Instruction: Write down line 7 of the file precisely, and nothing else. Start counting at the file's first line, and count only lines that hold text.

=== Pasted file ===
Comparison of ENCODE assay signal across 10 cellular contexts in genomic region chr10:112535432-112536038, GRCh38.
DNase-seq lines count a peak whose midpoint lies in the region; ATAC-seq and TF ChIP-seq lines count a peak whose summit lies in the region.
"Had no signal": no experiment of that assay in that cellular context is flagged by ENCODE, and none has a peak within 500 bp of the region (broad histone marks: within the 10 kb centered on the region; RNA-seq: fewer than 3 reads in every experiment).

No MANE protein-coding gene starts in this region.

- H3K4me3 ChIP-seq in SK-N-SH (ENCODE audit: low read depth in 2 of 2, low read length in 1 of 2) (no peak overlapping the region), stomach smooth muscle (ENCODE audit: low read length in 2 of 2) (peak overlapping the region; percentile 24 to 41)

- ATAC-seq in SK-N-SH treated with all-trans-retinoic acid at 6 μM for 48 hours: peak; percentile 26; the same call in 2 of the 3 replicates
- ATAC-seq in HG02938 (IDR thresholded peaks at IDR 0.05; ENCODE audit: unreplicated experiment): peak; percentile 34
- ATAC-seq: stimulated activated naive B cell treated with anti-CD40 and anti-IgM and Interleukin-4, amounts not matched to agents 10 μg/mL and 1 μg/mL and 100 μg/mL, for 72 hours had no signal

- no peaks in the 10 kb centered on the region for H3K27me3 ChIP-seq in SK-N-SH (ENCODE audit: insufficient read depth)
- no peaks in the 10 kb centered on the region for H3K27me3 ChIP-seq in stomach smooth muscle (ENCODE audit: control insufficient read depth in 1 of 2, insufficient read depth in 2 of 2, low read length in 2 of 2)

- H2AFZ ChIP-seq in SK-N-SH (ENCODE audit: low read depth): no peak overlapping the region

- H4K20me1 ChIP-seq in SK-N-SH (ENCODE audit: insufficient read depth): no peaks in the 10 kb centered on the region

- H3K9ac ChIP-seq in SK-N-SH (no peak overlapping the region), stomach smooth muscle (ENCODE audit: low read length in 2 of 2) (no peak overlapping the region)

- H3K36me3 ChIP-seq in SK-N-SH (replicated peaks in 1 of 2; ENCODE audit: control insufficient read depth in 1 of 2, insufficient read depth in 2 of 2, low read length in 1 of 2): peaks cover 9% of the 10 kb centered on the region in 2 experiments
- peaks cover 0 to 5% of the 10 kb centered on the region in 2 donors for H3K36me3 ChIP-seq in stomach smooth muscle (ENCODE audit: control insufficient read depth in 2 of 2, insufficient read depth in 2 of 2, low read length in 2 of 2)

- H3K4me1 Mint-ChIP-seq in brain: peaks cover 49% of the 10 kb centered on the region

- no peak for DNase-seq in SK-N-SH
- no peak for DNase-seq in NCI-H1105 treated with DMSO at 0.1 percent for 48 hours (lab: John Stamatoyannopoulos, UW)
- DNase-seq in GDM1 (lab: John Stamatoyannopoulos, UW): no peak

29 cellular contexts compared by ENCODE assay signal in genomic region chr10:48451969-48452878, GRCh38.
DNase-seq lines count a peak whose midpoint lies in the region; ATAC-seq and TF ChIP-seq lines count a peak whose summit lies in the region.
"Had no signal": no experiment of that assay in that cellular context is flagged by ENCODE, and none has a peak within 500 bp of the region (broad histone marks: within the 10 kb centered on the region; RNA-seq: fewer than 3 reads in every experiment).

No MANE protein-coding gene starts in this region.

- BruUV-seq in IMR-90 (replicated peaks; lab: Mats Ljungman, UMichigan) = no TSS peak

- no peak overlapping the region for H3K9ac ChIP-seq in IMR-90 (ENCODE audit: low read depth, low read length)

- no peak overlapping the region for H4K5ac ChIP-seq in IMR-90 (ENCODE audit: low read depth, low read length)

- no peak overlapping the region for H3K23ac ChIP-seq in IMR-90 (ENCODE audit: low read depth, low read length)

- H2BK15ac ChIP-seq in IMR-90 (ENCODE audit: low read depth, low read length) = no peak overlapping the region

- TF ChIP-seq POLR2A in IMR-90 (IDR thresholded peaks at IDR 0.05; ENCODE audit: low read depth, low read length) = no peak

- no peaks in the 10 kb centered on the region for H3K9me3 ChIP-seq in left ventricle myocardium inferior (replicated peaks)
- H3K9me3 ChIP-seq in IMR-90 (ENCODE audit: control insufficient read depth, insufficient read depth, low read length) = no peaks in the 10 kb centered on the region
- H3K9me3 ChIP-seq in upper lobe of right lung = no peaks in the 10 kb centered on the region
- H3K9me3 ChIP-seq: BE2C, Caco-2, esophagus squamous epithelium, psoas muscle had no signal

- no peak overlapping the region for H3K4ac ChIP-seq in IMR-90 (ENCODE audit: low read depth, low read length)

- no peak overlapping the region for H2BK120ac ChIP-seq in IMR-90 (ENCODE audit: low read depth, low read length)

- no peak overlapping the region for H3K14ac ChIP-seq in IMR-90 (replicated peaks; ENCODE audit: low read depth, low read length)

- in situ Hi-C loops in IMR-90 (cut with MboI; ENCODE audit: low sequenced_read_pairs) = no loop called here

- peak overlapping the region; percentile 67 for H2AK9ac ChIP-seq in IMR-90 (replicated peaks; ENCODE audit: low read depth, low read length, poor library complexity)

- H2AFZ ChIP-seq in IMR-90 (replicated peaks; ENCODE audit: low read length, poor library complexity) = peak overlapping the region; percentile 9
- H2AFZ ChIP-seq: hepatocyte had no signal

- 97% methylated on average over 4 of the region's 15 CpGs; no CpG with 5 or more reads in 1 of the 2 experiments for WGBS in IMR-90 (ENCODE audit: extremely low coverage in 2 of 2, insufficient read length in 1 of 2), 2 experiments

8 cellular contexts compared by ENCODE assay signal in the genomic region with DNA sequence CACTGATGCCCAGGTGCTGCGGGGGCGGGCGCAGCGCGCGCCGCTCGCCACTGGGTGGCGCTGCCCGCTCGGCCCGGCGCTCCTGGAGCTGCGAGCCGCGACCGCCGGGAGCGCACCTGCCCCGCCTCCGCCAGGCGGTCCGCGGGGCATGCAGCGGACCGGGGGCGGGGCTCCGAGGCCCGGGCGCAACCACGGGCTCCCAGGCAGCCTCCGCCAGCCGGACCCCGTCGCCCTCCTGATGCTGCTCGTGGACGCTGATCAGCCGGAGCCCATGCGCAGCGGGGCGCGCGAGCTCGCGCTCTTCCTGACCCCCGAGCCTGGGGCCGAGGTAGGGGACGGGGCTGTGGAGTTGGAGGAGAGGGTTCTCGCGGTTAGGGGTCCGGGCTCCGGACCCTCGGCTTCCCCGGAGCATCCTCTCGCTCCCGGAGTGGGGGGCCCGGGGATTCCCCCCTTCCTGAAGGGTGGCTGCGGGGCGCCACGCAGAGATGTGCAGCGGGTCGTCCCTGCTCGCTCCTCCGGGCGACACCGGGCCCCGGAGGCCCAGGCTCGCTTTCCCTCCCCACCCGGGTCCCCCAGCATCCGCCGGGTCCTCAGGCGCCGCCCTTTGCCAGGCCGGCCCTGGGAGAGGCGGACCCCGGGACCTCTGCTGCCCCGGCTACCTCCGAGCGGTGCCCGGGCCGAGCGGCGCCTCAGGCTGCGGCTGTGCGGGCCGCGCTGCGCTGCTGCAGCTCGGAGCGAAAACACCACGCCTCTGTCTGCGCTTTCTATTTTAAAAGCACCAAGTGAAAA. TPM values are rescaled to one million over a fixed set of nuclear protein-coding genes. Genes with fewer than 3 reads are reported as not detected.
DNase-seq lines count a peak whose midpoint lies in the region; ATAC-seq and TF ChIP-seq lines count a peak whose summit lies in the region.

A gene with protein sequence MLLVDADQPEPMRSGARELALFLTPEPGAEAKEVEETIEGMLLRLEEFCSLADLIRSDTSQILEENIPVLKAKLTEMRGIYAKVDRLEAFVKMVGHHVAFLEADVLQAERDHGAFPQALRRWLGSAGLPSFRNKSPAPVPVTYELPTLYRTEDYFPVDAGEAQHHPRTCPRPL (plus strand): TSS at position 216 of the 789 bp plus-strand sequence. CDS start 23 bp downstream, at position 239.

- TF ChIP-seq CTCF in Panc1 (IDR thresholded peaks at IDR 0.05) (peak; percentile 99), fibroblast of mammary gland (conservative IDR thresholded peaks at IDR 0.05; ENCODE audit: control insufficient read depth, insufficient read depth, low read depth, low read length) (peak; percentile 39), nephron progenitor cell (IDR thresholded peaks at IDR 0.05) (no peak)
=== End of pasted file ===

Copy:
- ATAC-seq in HG02938 (IDR thresholded peaks at IDR 0.05; ENCODE audit: unreplicated experiment): peak; percentile 34